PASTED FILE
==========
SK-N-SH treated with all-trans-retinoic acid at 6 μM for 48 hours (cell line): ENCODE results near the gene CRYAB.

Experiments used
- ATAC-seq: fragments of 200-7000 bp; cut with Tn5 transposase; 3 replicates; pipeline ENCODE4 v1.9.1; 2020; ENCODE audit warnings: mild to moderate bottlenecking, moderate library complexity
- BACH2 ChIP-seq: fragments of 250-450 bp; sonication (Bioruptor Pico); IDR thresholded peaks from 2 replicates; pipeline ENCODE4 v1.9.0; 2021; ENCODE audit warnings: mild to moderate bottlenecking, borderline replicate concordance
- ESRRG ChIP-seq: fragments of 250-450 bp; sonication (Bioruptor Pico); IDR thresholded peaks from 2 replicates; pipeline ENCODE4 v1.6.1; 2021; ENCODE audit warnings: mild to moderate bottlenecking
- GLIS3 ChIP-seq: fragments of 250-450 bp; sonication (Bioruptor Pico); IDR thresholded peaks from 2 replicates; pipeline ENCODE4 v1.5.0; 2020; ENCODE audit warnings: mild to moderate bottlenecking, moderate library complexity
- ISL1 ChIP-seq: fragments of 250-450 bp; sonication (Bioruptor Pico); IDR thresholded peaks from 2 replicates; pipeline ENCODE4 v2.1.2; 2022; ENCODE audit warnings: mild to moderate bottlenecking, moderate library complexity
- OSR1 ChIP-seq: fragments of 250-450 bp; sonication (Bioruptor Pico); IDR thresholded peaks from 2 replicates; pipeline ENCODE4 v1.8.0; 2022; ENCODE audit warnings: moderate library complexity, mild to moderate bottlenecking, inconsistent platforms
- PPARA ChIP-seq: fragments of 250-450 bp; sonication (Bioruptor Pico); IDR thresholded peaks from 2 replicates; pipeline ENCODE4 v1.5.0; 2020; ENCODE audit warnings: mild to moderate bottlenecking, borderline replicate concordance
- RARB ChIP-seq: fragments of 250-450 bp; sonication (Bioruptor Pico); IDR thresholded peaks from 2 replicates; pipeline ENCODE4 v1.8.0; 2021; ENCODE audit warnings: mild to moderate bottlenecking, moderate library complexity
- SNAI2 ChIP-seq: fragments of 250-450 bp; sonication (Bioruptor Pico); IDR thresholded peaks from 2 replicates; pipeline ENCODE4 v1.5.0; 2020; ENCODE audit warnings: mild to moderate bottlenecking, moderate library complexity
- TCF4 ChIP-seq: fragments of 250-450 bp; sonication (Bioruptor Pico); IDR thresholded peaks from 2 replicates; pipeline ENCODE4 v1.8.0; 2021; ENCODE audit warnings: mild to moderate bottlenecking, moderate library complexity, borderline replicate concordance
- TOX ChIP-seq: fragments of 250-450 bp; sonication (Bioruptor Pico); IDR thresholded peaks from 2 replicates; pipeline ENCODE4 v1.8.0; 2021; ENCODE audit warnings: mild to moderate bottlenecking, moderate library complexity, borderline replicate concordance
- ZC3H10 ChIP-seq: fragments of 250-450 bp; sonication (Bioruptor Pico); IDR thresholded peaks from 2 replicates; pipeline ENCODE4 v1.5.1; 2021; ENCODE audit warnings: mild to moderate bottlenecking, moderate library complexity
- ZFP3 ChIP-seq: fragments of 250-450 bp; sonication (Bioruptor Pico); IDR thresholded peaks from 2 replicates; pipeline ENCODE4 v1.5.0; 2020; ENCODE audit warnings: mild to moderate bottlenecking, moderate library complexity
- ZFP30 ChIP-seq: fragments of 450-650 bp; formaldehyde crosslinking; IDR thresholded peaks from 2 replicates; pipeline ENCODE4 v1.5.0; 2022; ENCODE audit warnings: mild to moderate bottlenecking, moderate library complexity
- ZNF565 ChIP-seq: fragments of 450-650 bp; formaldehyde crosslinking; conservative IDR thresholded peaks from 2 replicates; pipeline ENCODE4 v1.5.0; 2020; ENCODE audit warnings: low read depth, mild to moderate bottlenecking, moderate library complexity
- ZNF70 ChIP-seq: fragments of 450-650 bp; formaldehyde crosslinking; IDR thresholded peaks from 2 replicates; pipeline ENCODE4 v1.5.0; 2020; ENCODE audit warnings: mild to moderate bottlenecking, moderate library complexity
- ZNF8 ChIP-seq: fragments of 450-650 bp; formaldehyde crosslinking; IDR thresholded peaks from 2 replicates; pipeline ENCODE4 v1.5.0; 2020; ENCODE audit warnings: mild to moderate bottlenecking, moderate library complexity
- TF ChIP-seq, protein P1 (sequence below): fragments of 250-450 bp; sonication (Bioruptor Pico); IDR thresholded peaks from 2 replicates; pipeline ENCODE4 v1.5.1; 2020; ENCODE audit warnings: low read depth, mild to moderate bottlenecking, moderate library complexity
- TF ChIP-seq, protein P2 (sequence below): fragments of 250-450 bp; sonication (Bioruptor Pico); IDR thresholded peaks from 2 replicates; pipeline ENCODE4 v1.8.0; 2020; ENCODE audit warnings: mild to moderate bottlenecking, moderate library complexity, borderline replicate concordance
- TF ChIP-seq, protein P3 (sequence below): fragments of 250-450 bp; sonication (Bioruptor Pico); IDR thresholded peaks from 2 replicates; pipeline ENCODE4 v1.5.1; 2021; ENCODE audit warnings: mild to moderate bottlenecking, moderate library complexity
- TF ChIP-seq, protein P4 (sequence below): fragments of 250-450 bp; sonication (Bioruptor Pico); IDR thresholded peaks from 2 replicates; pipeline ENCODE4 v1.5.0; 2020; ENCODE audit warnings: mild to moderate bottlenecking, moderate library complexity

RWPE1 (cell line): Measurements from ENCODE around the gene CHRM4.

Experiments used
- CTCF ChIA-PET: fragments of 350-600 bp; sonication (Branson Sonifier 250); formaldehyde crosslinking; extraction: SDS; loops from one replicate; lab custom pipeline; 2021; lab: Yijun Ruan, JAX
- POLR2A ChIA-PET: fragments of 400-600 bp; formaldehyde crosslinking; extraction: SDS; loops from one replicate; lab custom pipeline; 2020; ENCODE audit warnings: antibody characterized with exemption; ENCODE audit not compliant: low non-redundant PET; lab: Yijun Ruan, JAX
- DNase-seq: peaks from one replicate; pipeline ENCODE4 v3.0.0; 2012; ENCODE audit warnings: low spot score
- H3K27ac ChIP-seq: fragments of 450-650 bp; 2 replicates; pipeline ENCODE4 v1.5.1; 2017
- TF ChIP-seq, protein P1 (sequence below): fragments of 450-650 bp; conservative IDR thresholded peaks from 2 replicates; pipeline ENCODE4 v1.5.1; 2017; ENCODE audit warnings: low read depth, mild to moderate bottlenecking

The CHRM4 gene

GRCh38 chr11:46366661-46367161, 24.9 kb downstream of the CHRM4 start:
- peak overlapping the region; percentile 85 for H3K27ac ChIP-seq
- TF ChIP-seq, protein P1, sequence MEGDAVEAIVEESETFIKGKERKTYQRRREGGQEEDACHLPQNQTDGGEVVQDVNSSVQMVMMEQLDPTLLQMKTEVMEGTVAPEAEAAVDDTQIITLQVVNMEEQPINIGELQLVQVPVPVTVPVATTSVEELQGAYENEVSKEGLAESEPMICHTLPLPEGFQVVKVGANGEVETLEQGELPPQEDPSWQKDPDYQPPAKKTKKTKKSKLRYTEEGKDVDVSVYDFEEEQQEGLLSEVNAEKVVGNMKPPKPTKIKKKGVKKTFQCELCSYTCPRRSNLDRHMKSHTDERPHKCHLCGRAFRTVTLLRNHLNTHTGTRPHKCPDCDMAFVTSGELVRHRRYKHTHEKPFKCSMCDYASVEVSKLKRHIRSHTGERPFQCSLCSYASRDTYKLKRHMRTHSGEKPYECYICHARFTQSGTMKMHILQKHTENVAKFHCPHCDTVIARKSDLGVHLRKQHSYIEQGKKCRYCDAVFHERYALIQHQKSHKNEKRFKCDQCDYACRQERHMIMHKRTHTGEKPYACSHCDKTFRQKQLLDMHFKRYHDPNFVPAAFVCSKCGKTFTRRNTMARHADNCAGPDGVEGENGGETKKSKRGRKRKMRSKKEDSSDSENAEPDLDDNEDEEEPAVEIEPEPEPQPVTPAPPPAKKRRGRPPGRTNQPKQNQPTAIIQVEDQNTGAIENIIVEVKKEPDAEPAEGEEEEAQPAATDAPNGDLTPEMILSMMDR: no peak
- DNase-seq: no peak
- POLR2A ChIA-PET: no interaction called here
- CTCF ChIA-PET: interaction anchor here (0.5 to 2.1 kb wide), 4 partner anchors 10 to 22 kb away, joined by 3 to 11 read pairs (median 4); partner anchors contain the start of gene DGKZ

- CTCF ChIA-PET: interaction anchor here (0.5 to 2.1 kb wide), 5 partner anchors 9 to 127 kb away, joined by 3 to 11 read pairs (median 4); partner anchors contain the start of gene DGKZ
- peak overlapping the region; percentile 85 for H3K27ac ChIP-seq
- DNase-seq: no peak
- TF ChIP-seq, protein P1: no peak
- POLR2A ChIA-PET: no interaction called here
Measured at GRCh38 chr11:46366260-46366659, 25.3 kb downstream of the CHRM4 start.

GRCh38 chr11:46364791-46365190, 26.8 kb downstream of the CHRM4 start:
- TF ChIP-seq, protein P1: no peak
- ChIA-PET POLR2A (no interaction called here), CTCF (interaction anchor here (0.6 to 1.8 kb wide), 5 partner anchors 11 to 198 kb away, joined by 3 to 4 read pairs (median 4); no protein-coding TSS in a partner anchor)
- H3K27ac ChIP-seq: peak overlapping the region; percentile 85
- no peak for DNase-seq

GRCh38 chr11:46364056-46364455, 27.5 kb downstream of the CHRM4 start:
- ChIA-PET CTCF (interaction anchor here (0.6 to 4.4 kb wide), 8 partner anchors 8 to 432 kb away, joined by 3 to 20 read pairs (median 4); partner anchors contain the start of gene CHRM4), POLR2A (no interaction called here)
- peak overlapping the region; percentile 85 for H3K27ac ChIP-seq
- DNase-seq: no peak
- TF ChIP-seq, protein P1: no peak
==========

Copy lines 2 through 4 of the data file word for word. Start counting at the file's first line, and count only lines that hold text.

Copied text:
Experiments used
- ATAC-seq: fragments of 200-7000 bp; cut with Tn5 transposase; 3 replicates; pipeline ENCODE4 v1.9.1; 2020; ENCODE audit warnings: mild to moderate bottlenecking, moderate library complexity
- BACH2 ChIP-seq: fragments of 250-450 bp; sonication (Bioruptor Pico); IDR thresholded peaks from 2 replicates; pipeline ENCODE4 v1.9.0; 2021; ENCODE audit warnings: mild to moderate bottlenecking, borderline replicate concordance